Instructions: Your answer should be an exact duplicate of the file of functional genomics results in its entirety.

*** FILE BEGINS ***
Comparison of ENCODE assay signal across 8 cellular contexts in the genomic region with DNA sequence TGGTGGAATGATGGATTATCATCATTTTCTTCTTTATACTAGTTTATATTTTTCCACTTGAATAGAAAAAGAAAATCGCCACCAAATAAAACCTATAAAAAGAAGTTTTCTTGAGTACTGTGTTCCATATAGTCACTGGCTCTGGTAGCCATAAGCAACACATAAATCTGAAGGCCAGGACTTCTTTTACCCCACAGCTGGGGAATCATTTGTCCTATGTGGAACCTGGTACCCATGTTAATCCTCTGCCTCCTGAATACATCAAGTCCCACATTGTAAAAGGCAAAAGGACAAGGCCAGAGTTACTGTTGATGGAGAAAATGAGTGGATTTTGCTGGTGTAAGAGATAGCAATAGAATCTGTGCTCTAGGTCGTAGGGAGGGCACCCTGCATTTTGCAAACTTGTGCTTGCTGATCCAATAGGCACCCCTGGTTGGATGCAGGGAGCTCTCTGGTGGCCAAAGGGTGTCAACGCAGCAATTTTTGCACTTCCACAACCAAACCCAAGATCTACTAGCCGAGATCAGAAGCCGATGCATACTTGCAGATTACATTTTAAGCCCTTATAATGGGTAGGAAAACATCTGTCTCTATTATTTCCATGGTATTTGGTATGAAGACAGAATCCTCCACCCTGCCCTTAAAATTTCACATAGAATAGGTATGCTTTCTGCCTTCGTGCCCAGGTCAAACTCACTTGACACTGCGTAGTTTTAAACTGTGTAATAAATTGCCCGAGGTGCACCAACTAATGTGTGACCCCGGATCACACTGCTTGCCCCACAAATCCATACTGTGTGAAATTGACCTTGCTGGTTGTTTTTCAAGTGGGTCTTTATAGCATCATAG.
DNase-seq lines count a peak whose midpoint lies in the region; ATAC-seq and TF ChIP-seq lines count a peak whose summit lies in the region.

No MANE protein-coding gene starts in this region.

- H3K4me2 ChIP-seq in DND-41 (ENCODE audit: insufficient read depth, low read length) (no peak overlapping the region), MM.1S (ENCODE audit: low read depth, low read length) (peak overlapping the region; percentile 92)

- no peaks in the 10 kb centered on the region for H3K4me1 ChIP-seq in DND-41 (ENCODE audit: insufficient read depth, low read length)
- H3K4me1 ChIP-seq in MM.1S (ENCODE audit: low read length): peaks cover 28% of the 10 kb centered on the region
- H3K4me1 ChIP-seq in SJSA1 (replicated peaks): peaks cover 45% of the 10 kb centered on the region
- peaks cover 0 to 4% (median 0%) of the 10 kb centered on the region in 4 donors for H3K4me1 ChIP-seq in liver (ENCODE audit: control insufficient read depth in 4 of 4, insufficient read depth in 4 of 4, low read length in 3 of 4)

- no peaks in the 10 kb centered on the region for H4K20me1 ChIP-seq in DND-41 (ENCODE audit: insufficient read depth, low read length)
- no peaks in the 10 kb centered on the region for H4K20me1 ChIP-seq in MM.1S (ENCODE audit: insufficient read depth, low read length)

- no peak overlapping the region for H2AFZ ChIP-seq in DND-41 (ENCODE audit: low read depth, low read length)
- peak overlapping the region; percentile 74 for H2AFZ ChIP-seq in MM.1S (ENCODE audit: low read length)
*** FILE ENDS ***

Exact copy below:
Comparison of ENCODE assay signal across 8 cellular contexts in the genomic region with DNA sequence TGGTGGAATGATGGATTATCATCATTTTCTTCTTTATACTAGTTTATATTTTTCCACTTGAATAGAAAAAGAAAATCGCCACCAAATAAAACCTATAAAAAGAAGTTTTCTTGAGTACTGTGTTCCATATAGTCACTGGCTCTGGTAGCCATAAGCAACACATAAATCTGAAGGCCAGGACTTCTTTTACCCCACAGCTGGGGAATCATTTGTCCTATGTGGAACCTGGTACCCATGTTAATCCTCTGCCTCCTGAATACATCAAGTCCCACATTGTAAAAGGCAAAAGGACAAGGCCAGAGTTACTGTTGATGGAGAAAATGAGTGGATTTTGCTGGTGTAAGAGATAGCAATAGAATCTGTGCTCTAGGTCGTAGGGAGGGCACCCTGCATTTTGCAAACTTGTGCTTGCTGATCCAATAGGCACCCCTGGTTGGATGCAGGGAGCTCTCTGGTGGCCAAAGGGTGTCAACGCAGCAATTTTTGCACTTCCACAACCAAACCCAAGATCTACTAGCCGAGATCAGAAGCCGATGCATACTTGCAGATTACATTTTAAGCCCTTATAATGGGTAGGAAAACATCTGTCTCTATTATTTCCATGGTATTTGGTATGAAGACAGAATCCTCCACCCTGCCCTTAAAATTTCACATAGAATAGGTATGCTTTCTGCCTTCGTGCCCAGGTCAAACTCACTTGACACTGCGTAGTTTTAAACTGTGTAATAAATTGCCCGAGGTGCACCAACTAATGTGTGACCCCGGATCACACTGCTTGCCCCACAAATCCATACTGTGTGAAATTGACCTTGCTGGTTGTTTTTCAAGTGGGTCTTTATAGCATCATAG.
DNase-seq lines count a peak whose midpoint lies in the region; ATAC-seq and TF ChIP-seq lines count a peak whose summit lies in the region.

No MANE protein-coding gene starts in this region.

- H3K4me2 ChIP-seq in DND-41 (ENCODE audit: insufficient read depth, low read length) (no peak overlapping the region), MM.1S (ENCODE audit: low read depth, low read length) (peak overlapping the region; percentile 92)

- no peaks in the 10 kb centered on the region for H3K4me1 ChIP-seq in DND-41 (ENCODE audit: insufficient read depth, low read length)
- H3K4me1 ChIP-seq in MM.1S (ENCODE audit: low read length): peaks cover 28% of the 10 kb centered on the region
- H3K4me1 ChIP-seq in SJSA1 (replicated peaks): peaks cover 45% of the 10 kb centered on the region
- peaks cover 0 to 4% (median 0%) of the 10 kb centered on the region in 4 donors for H3K4me1 ChIP-seq in liver (ENCODE audit: control insufficient read depth in 4 of 4, insufficient read depth in 4 of 4, low read length in 3 of 4)

- no peaks in the 10 kb centered on the region for H4K20me1 ChIP-seq in DND-41 (ENCODE audit: insufficient read depth, low read length)
- no peaks in the 10 kb centered on the region for H4K20me1 ChIP-seq in MM.1S (ENCODE audit: insufficient read depth, low read length)

- no peak overlapping the region for H2AFZ ChIP-seq in DND-41 (ENCODE audit: low read depth, low read length)
- peak overlapping the region; percentile 74 for H2AFZ ChIP-seq in MM.1S (ENCODE audit: low read length)